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Markkula Center for Applied Ethics

Why a Peaceful, Orderly Transfer of Power Matters

President Donald Trump pumps his fist after speaking in the East Room of the White House, early Wednesday, Nov. 4, 2020. (AP Photo/Evan Vucci)

President Donald Trump pumps his fist after speaking in the East Room of the White House, early Wednesday, Nov. 4, 2020. (AP Photo/Evan Vucci)

John P. Pelissero, Ph.D

Evan Vucci/Associated Press

This article was originally published in The Mercury News on November 12, 2020. 

John Pelissero (@1pel) is a senior scholar in government ethics at Santa Clara University’s Markkula Center for Applied Ethics and a professor emeritus of political science from Loyola University Chicago. Views are his own.

It has been over a week since voting ended and several days since Joseph Biden was declared the president-elect. Continuing to shatter historic norms, President Donald Trump has not conceded the election to Biden, who holds a significant lead in the Electoral College projections. Trump’s refusal to concede is a troubling sign that he is not committed to a peaceful transition between administrations. Instead of focusing on national reconciliation after the bitter election, Trump is focused on baseless lawsuits alleging fraud and misconduct in the election.

The United States has experienced a peaceful and orderly transfer of power between presidential administrations for 224 years. Each transfer of power between individuals and political parties has been achieved because of the decency of the candidates and their commitment to honoring the will of the voters. The American people have come to expect peaceful transfers after an election because it is the right thing to do — and it is the ethical path to affirming our democratic ideals.

In 1800 John Adams set the standard for how to put aside political disappointment and accept the election results. He was the first incumbent president to lose to a candidate of another political party and lead a peaceful transfer of power to Thomas Jefferson.

How an outgoing president treats the new president is a critical signal in a peaceful transition. Following a norm set by George H.W. Bush, who lost his bid for re-election to Bill Clinton in 1992, presidents have demonstrated their personal support for their successors from the opposing party by leaving a personal note for the new president. “Your success now is our country’s success. I am rooting hard for you,” Bush wrote. Presidents Clinton, George W. Bush and Obama left similar messages for their successors.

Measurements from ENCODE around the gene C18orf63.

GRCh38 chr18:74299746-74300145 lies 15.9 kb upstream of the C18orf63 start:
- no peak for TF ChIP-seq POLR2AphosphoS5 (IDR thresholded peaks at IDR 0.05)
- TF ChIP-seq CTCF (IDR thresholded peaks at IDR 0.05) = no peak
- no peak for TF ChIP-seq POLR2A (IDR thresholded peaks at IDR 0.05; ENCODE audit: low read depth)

The last time we witnessed a protracted challenge was when Al Gore and George W. Bush battled for the presidency in 2000. Without a definitive result in the days after the election, both campaigns mounted a series of legal challenges, notably involving Florida’s ballots. The U.S. Supreme Court ended the legal dispute, allowing Florida’s electoral votes to go to Bush. Afterward, in an act of conciliation, Gore said, “…for the sake of our unity as a people and the strength of our democracy, I offer my concession.”

President Trump’s refusal to concede has the potential to do more damage than simply delaying the critical first step toward national reconciliation. His political appointees at the General Services Administration declined to implement the Presidential Transition Act of 1963 and recognize Biden as the winner, which would provide funds, office space and key tools for a smooth transition process. This delay harms the public interest and national security. As the Washington Post reminded us in an article on Saturday, the court battle over the winner of the 2000 presidential election delayed implementing the 1963 transition act, which had devastating consequences. “The Bush administration’s sluggish start and lack of qualified personnel in place was cited by the 9/11 Commission Report as a critical vulnerability to U.S. national security for the attacks that occurred less than eight months after the inauguration.”

It may not be in Donald Trump’s character to concede defeat. But if he could demonstrate ethical awareness and place the nation’s interests above his own, he would commit to an orderly transition. The first ethical question he should ask is, “Are my actions going to damage our citizens or nation?” In order to serve the common good in society, an ethical approach is critical to protect our national and health security needs.

The ethical path to preserve our democracy is through an immediate and orderly transfer of power for the common good of the nation. Will Donald Trump understand this?

Nov 19, 2020

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